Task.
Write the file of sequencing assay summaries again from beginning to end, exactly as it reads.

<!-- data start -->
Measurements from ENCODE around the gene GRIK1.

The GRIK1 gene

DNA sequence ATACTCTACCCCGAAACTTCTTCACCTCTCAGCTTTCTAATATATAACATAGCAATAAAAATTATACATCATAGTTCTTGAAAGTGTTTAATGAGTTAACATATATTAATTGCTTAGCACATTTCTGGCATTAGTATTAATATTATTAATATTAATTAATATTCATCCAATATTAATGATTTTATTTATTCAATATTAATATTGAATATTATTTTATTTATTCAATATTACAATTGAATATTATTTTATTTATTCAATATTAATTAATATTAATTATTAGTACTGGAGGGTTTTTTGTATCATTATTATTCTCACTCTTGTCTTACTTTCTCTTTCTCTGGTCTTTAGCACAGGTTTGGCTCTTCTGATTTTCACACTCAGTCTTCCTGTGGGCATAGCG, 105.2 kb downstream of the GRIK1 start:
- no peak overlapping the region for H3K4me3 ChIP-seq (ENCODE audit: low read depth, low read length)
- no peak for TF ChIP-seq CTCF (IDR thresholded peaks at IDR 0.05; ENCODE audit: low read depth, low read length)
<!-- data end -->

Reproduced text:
Measurements from ENCODE around the gene GRIK1.

The GRIK1 gene

DNA sequence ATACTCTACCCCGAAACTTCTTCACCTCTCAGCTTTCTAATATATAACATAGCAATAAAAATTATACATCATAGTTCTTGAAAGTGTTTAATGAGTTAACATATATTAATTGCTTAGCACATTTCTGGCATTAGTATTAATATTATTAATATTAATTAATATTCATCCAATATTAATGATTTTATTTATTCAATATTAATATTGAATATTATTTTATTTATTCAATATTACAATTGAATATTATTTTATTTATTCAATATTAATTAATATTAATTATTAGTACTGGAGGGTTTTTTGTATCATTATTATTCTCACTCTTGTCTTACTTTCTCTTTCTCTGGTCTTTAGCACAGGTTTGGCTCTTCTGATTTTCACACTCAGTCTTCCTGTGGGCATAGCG, 105.2 kb downstream of the GRIK1 start:
- no peak overlapping the region for H3K4me3 ChIP-seq (ENCODE audit: low read depth, low read length)
- no peak for TF ChIP-seq CTCF (IDR thresholded peaks at IDR 0.05; ENCODE audit: low read depth, low read length)